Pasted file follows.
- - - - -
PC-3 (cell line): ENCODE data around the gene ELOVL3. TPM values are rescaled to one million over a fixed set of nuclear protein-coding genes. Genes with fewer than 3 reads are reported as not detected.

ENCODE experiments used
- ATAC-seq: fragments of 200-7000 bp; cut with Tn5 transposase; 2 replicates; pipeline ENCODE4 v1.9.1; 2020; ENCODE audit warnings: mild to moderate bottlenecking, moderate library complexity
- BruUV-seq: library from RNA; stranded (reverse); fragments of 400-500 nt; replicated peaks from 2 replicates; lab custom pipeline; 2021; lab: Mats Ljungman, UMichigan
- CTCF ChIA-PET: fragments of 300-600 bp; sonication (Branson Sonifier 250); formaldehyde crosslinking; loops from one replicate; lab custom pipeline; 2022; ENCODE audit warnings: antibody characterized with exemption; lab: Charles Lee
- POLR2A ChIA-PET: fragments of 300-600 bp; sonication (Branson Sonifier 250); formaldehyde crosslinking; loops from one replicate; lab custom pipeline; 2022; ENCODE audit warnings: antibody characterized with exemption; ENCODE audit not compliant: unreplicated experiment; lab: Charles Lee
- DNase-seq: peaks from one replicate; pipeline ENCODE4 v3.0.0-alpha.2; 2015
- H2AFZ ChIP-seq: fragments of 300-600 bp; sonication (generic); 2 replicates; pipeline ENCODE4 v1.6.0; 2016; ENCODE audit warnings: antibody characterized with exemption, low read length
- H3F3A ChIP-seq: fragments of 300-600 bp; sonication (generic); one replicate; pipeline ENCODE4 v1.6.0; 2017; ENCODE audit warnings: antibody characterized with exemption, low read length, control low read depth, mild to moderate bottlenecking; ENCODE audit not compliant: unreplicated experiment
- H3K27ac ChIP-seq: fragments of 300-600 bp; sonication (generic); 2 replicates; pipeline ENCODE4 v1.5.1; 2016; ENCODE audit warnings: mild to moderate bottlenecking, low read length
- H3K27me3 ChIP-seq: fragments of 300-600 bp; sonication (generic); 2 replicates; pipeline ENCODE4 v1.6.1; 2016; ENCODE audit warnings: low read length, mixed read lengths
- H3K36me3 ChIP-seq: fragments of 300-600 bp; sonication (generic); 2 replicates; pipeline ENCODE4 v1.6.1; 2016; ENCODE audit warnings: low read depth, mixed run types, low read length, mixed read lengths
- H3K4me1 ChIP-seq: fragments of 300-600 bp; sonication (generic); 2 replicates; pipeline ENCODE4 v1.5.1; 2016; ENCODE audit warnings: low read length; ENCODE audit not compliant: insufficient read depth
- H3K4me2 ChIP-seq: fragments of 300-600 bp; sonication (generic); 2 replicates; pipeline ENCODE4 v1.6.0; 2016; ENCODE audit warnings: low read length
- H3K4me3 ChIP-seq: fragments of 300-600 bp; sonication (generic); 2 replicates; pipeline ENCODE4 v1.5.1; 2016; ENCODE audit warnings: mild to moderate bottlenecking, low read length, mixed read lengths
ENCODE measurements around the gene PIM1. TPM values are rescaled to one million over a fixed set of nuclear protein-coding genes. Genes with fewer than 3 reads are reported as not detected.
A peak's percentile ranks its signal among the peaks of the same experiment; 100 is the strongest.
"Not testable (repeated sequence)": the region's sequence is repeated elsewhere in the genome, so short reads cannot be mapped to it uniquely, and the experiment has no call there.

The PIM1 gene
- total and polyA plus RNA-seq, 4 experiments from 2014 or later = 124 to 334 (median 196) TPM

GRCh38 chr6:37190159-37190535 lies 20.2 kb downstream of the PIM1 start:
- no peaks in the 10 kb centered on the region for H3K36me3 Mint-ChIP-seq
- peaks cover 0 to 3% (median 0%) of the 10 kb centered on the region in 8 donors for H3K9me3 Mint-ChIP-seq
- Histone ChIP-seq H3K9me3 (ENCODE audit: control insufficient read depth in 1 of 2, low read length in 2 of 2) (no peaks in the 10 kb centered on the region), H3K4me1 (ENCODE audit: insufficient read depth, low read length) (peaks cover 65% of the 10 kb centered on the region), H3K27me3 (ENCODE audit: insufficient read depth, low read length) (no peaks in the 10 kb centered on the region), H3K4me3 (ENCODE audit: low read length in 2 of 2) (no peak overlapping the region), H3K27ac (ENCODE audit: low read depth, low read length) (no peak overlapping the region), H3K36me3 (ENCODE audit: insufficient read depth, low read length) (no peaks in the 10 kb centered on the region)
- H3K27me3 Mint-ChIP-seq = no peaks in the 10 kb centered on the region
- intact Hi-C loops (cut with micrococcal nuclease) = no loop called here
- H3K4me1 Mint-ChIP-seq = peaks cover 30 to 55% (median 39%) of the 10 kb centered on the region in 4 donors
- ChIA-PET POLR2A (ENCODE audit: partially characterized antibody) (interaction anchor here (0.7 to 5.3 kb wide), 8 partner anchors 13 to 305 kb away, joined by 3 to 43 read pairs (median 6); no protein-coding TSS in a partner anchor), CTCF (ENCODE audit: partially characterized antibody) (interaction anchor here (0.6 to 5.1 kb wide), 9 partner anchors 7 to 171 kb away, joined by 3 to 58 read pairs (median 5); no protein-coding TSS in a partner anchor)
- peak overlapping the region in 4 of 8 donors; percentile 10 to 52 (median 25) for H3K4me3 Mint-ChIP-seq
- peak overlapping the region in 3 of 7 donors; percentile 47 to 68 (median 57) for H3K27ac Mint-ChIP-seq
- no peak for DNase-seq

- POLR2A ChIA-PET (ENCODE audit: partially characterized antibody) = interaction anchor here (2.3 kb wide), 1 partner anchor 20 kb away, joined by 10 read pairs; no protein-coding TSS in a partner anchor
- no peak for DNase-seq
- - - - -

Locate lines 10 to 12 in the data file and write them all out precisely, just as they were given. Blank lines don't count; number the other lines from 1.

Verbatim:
- H3K27ac ChIP-seq: fragments of 300-600 bp; sonication (generic); 2 replicates; pipeline ENCODE4 v1.5.1; 2016; ENCODE audit warnings: mild to moderate bottlenecking, low read length
- H3K27me3 ChIP-seq: fragments of 300-600 bp; sonication (generic); 2 replicates; pipeline ENCODE4 v1.6.1; 2016; ENCODE audit warnings: low read length, mixed read lengths
- H3K36me3 ChIP-seq: fragments of 300-600 bp; sonication (generic); 2 replicates; pipeline ENCODE4 v1.6.1; 2016; ENCODE audit warnings: low read depth, mixed run types, low read length, mixed read lengths